Efeitos da hidroterapia sobre o sistema cardiorrespiratório e manifestações clínicas em mulheres com síndrome fibromiálgica
Andrade, Carolina Pieroni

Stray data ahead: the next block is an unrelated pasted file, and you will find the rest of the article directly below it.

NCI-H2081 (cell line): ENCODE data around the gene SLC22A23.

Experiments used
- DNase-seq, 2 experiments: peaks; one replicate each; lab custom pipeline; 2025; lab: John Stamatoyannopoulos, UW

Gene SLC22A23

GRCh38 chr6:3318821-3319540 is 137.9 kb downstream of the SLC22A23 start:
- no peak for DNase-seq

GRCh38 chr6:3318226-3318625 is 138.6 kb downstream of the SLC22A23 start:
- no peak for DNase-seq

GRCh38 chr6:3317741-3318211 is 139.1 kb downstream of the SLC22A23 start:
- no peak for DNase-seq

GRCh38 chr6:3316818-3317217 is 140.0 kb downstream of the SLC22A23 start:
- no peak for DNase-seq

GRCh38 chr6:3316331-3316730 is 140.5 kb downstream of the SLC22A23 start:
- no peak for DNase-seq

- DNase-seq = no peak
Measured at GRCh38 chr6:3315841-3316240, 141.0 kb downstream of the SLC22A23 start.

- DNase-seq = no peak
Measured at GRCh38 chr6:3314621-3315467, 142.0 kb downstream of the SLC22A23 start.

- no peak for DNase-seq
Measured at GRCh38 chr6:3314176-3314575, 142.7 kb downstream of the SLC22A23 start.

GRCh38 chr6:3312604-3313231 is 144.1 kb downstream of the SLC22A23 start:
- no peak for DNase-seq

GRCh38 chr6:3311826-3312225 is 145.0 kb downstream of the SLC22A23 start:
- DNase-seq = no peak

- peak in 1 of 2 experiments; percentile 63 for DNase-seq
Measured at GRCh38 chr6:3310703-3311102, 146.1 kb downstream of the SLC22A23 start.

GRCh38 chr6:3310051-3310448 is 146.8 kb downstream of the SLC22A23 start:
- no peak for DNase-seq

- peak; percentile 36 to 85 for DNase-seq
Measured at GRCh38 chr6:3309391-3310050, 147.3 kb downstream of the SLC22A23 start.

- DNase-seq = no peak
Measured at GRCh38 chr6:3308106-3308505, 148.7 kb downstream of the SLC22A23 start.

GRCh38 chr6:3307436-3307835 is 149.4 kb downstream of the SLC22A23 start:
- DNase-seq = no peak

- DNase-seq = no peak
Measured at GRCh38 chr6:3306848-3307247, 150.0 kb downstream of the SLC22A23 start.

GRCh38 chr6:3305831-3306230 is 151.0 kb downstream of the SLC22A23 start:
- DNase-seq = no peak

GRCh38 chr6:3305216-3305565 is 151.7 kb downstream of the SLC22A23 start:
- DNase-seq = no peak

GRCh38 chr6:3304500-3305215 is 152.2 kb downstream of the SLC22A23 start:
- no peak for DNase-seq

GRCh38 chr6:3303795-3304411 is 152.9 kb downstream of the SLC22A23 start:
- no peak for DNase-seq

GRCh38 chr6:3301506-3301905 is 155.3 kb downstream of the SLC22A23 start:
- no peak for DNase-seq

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Fibromyalgia syndrome (FMS) has multifactorial etiology characterized by various clinical manifestations and low ability to perform physical activities which contributes to low aerobic functional capacity, and consequently worsens pain sensitivity and quality of life. In addition, studies have shown that autonomic dysfunction plays an important role in FMS. Thus, the present thesis consisted of three studies in order to elucidate unknown aspects regarding the aforementioned dysfunctions. The Study I, entitled Reliability of heart period and systolic arterial pressure variabilities in women with fibromyalgia syndrome", aimed to define absolute and relative reliability of spectral indices of cardiovascular autonomic control in the supine position in women with FMS. The results presented good relative reliability, indicating that the indices can be useful as parameters to quantify if a variation was consistent and accurate in the retest besides adding crucial information for clinical research and clinical evaluation of FMS patients. The Study II, entitled "Cardiovascular autonomic control and baroreflex sensitivity after aquatic physical training in women with fibromyalgia: a randomized controlled clinical trial", aimed to evaluate the effect of aquatic physical training (APT) on cardiovascular autonomic control and baroreflex sensitivity (BRS) in women with FMS. After the APT, in supine position, training group (TG) showed a cardiovascular autonomic profile characterized by higher values of HFRR (nu) (p=0.01) and lower values of LFRR/HFRR (p=0.03) and LFSAP (p=0.04) compared to control group (CG). In addition, the indexes of BRS resulted increased in TG compared to CG both in supine (p=0.05) and during standing (p=0.03). The Study III, entitled " Oxygen uptake and body composition after aquatic physical training in women with fibromyalgia: a randomized controlled trial", aimed to investigate whether APT can help improve body composition and increase the aerobic functional capacity in women with FMS, and whether oxygen uptake (VO2) related to lower body mass (LBM) can better quantify the functional capacity of this population. APT with standardized intensities did not cause significant changes in body composition, but was effective in promoting increased VO2 at peak CPET in women with FMS. However, VO2 related to LBM more accurately reflected changes in aerobic functional capacity at ventilatory anaerobic threshold (VAT) level after to APT. The Study IV, entitled “Effects of aquatic training and detraining on women with fibromyalgia: controlled randomized clinical trial” aimed to evaluate variables VO2 relative to LBM and clinical symptomatology in women with FMS submitted to APT and after 16 weeks of detraining period, and to evaluate the association between the magnitude of VO2 improvement relative to LBM and clinical symptomatology. After APT, TG presented an increase in VO2 relative to LBM (p <0.05), in addition to an increase in pressure pain threshold (PPT) and visual analogue scale (VAS) well-being and lower VAS pain and Fibromyalgia Impact Questionnaire score (FIQ) (p <0.05). However, these improvements were not maintained after the 16-week detraining period (p> 0.05). In addition, no significant correlations were observed between improvement of clinical manifestations and increased VO2 relative to LBM after APT (p> 0.05).